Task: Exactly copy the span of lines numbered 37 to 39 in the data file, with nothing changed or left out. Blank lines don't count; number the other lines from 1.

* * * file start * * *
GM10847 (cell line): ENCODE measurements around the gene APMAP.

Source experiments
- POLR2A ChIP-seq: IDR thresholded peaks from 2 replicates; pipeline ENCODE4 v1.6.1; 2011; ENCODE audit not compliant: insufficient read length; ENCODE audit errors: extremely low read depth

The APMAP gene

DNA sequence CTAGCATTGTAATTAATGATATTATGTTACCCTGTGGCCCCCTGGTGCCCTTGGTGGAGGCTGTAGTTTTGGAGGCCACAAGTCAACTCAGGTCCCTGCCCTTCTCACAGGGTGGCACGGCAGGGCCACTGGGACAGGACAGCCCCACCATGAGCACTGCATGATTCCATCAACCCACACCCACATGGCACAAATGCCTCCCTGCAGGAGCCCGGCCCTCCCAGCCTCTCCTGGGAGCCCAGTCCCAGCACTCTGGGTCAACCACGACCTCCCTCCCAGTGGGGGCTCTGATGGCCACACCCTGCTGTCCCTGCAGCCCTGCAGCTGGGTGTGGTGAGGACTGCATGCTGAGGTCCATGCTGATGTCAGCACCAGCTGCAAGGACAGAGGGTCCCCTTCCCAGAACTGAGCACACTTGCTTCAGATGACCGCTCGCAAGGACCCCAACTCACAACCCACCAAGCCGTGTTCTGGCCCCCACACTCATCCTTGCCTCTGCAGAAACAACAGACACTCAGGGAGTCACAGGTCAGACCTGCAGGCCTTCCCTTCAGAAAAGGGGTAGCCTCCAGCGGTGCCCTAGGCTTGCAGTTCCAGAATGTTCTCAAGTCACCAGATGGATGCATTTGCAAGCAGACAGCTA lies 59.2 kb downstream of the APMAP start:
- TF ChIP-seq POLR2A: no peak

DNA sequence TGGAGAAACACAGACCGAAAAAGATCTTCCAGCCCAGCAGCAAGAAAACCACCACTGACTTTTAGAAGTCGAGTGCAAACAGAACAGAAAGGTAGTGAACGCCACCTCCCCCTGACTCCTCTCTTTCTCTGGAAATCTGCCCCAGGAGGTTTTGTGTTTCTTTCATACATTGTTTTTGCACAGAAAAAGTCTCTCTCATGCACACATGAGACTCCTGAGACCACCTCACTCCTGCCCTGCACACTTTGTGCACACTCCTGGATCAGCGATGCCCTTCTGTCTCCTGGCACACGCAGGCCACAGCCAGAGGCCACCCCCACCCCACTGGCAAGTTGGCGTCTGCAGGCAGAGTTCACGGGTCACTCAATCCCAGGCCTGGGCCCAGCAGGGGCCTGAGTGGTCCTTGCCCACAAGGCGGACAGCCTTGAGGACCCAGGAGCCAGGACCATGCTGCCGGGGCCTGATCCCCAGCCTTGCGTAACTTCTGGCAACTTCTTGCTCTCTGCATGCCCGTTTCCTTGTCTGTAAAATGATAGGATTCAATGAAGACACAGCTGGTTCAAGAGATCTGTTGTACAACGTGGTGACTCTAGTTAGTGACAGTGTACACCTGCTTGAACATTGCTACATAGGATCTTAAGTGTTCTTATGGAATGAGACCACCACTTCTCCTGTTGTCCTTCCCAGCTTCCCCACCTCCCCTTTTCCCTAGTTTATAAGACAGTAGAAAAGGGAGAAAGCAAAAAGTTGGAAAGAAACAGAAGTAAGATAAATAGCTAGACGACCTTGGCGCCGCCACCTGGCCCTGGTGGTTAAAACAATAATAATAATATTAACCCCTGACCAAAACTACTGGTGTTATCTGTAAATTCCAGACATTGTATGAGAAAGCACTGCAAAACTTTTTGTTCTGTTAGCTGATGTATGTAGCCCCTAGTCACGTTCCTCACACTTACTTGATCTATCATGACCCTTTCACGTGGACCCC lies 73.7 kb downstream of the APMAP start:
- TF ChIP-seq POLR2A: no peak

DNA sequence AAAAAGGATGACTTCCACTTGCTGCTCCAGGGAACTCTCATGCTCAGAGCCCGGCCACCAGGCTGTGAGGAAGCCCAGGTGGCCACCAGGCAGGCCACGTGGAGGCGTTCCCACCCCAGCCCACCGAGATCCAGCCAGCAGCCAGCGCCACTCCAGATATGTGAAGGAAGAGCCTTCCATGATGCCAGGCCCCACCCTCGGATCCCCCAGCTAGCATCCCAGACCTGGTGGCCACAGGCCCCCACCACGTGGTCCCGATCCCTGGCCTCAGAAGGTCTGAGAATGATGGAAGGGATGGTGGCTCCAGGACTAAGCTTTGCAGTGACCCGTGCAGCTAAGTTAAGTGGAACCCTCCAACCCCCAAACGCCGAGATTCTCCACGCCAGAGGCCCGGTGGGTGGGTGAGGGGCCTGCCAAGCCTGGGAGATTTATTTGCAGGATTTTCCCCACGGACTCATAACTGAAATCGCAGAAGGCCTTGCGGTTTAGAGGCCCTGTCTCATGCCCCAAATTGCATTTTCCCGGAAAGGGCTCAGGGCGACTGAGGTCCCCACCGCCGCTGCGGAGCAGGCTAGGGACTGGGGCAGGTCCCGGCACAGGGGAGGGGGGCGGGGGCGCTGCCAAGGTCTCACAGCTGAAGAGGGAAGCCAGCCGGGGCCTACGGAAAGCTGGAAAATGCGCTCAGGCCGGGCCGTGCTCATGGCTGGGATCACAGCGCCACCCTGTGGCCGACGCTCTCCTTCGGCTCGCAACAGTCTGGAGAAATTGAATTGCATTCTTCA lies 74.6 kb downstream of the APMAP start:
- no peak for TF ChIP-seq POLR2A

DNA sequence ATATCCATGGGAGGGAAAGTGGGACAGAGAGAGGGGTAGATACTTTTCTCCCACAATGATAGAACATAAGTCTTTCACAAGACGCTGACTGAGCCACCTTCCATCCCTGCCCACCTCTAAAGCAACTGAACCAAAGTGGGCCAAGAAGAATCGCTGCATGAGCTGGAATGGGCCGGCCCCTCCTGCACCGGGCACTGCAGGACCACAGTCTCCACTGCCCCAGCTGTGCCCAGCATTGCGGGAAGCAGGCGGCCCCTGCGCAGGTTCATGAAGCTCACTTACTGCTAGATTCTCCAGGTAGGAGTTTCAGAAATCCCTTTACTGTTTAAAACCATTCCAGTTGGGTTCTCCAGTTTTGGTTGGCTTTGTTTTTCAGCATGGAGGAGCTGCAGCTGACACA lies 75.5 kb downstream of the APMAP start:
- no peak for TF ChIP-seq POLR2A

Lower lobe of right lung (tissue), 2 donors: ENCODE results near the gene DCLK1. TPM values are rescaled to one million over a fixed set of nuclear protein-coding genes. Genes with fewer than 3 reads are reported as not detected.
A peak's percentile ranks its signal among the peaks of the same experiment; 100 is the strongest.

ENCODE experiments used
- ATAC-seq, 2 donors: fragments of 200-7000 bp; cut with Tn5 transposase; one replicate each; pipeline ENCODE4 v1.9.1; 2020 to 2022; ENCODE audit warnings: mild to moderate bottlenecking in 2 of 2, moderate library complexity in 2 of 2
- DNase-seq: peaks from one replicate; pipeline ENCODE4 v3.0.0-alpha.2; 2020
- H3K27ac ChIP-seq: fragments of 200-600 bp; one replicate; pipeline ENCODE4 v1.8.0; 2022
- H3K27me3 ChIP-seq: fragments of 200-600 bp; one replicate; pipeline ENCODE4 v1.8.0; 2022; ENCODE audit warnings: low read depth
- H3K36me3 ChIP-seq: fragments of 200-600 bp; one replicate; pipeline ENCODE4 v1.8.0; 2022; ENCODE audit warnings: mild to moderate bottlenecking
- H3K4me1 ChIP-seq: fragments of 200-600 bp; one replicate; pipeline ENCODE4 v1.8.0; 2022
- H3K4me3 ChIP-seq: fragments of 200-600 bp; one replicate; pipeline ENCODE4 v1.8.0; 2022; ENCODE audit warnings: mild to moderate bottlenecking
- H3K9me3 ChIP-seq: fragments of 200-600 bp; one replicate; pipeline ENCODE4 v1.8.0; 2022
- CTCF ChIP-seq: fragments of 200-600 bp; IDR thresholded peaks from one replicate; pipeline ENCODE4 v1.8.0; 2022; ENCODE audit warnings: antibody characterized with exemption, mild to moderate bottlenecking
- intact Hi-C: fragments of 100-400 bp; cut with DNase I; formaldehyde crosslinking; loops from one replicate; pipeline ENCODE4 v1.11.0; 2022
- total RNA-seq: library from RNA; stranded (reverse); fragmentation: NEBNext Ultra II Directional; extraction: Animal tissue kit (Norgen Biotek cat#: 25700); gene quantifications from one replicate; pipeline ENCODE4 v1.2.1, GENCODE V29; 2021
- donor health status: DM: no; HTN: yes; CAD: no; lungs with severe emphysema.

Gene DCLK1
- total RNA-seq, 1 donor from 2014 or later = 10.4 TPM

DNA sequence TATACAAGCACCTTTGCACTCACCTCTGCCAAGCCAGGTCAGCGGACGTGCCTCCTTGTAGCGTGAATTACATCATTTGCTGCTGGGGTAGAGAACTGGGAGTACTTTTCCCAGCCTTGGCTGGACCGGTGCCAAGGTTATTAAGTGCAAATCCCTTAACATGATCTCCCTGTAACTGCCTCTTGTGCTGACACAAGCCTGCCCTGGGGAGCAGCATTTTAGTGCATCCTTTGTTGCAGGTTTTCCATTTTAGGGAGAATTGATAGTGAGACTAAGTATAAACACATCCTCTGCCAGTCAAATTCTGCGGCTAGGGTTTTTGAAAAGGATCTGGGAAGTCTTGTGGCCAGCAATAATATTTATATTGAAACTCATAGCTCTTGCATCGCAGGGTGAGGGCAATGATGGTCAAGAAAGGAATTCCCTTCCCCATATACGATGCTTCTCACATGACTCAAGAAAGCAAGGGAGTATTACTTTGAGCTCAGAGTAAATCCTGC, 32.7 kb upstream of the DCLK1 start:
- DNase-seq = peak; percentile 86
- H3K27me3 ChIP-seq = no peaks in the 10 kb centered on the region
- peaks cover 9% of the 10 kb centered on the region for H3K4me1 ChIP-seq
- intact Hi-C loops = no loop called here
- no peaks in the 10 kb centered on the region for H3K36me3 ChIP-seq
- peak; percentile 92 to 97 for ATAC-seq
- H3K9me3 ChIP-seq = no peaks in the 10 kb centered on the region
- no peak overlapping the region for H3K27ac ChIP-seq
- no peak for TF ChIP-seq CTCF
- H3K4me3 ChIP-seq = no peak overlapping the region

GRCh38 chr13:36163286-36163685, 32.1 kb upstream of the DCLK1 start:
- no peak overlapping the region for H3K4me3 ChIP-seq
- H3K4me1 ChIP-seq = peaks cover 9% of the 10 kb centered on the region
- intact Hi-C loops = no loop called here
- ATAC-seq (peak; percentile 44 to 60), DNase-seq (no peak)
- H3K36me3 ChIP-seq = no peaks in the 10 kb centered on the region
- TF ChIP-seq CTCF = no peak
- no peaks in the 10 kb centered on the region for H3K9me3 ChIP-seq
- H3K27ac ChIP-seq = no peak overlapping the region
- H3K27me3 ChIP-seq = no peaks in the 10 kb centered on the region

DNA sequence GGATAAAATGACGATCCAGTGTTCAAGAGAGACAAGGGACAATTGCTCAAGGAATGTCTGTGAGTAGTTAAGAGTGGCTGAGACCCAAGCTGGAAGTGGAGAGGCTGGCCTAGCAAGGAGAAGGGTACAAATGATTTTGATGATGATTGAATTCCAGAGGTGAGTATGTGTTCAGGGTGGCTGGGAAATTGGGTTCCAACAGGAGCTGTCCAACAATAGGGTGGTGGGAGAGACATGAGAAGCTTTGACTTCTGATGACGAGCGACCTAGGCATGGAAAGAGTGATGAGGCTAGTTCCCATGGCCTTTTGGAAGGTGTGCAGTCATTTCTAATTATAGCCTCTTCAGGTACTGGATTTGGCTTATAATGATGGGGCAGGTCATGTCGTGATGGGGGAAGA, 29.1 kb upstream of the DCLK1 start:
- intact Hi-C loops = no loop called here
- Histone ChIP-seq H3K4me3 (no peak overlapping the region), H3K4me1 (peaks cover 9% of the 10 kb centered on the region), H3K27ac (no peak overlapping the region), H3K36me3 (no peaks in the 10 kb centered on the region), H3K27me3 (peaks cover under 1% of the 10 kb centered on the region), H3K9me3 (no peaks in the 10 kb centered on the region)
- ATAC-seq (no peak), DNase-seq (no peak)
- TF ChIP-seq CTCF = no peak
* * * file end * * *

- H3K9me3 ChIP-seq = no peaks in the 10 kb centered on the region
- no peak overlapping the region for H3K27ac ChIP-seq
- no peak for TF ChIP-seq CTCF